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I'm trying to find a way to connect a temperature and humidity sensor DHT22 to an XBee's RX/TX pins without an additional microcontroller(Arduino or anything that needs software) or reprogramming the XBee

Disclaimer: I do software by day, noob in electronics.

I started out this wireless sensor project thinking it would be easy to skip the microcontroller but I'm now thinking it would be hard to do that without creating an unreasonably big board.

Yes, I already know that I can do it with Arduino/PIC etc. I already know I can do that with some crazy set of timers, shift registers etc.

What I'm looking for is a hack that uses the minimum number of elements.

To direct your thinking this I what I tried: I tied the Data of DHT22 to RX of the XBee to the through a diode and to TX straight up, the idea being the RX wouldn't be bothered when the DHT is transmitting. Then I set the serial settings to 115Kbit/s, hoping that I could use use this as a 1-bit oscilloscope: instead of the 40 bits that DHT transmits I'd get 4800 bits on the other end, roughly scanning the level of the DHT Data:

0000001110000001111111111000000.....

... and I would trigger the DHT by sending 11111100 or some other sequence that has 6 '1's.

I couldn't get this setup to work so I'm curious if there's a way to make it work. Any other approach I can use? Again: I'm looking only for a reliable, simple and easy to execute solutions.

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  • \$\begingroup\$ Have you ever seen a UART used in this way before? \$\endgroup\$ – Dejvid_no1 Apr 30 '14 at 7:06
  • \$\begingroup\$ @Dejvid_no1 no, I have not. But I've seen an IR transmitter used in a similar manner where the output frequency is divided by 3 by tripling the output bits \$\endgroup\$ – Sten Petrov Apr 30 '14 at 14:28
  • \$\begingroup\$ Ok, but this sensor seem to have some sort of timing and level controlled state machine. It just seem like a very daunting task to get this to work. And for what? Keeping the price down or the footprint? \$\endgroup\$ – Dejvid_no1 Apr 30 '14 at 14:56
  • \$\begingroup\$ The footprint.... and the challenge :) And if I could spare myself having to reprogram an XBee that would be great. \$\endgroup\$ – Sten Petrov Apr 30 '14 at 15:18
  • \$\begingroup\$ I don't see why this wouldn't work if you choose a high enough 'sample rate'. Assuming 25us minimum pulse, you need to sample at at least double that, so 100kbaud or so or higher. You also need to make sure the serial protocol on the Xbee is set up without start, stop and parity bits - is that the case? \$\endgroup\$ – RJR May 3 '14 at 5:50
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I think you are out of luck. From the Xbee datasheet I understand the device requires a start and stop bit on de serial port. I expect no data would be recognised/transmitted without these. Although you can configure baud rate and parity (including none), there isn't an option to disable start and stop bits.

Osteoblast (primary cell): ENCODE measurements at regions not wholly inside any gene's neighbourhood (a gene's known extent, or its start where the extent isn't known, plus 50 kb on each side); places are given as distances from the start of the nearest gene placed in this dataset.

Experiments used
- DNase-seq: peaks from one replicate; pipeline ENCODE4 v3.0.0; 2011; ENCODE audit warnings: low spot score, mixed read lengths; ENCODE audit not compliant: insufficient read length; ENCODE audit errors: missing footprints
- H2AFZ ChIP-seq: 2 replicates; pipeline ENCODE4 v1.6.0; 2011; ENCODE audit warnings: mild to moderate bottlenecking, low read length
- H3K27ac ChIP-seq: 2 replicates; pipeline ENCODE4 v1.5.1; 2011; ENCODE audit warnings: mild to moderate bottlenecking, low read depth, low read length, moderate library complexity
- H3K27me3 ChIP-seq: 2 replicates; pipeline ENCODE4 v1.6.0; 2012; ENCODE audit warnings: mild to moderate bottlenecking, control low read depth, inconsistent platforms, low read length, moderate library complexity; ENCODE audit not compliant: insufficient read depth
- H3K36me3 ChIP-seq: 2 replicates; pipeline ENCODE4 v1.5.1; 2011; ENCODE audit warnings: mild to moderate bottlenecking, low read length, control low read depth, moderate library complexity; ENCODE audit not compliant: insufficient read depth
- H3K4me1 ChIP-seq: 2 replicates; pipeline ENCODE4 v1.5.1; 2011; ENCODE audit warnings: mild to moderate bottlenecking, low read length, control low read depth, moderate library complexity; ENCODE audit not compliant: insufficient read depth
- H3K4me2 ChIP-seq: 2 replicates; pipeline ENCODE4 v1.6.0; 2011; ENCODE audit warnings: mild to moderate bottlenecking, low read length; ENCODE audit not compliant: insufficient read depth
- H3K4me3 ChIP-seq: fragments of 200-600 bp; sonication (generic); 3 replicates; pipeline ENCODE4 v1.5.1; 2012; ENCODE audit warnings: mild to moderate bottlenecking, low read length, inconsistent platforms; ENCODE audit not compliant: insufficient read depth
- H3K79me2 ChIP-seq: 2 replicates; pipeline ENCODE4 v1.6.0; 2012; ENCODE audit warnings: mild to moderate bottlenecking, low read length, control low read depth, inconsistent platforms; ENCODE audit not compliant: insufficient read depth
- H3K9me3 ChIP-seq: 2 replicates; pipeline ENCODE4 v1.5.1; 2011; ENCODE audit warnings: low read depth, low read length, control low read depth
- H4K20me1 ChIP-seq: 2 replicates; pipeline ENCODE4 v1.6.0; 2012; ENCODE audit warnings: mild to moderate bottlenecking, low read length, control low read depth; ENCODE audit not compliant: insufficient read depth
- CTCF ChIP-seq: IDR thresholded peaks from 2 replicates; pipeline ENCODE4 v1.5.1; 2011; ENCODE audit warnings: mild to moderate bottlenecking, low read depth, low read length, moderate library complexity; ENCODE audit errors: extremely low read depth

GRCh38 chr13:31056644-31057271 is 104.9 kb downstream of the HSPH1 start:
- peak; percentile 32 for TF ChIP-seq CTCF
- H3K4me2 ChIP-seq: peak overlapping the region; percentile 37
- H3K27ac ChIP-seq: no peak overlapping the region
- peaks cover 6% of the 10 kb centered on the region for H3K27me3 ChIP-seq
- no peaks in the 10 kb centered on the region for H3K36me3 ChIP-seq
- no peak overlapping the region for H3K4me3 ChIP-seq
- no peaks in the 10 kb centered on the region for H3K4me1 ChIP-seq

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  • \$\begingroup\$ What's the easiest way to superimpose stop/start bits? What comes to my mind requires counters etc, is there a single chip that can do that? Or one that can translate the plain stream to one with stop/start bits? \$\endgroup\$ – Sten Petrov May 4 '14 at 2:28
  • \$\begingroup\$ to be honest - the simples way would be something like a ATTiny microcontroller - however, if you go that way, you might just as well use it to interpret the sensor's signals and send them to the XBee over 'real' serial. You can't really 'fake' the start and stop bit because the signals coming from the sensor aren't actually 8-bit serial. \$\endgroup\$ – RJR May 4 '14 at 3:46
  • \$\begingroup\$ I figured the start/stop bits are problematic because the data is accepted only if the stop bit is detected. Adding a microcontroller fails the challenge part, I've already figured I can do that ;) \$\endgroup\$ – Sten Petrov May 4 '14 at 4:34
  • \$\begingroup\$ As I said in my answer, I don't see a realistic way to do this without a micro controller. I guess you could go all 74xxx logic with buffers, clock recovery etc. to 'packetise' every 8 bit with a start and stop bit but that'd be far from trivial. Possible setup: use a 8 bit serial-parallel buffer to feed a 10-bit parallel-serial buffer with bit 0 and 9 set to match start/stop. Recover the clock to drive both and use a counter to drive latch and enable pins. \$\endgroup\$ – RJR May 4 '14 at 6:18
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Although your post does specify no micro-controllers, unfortunately I believe that what you're describing cannot be done without one. I would recommend something really small and cheap like an ATtiny25 just to do the tiny amount of bit bashing you need. Good luck.

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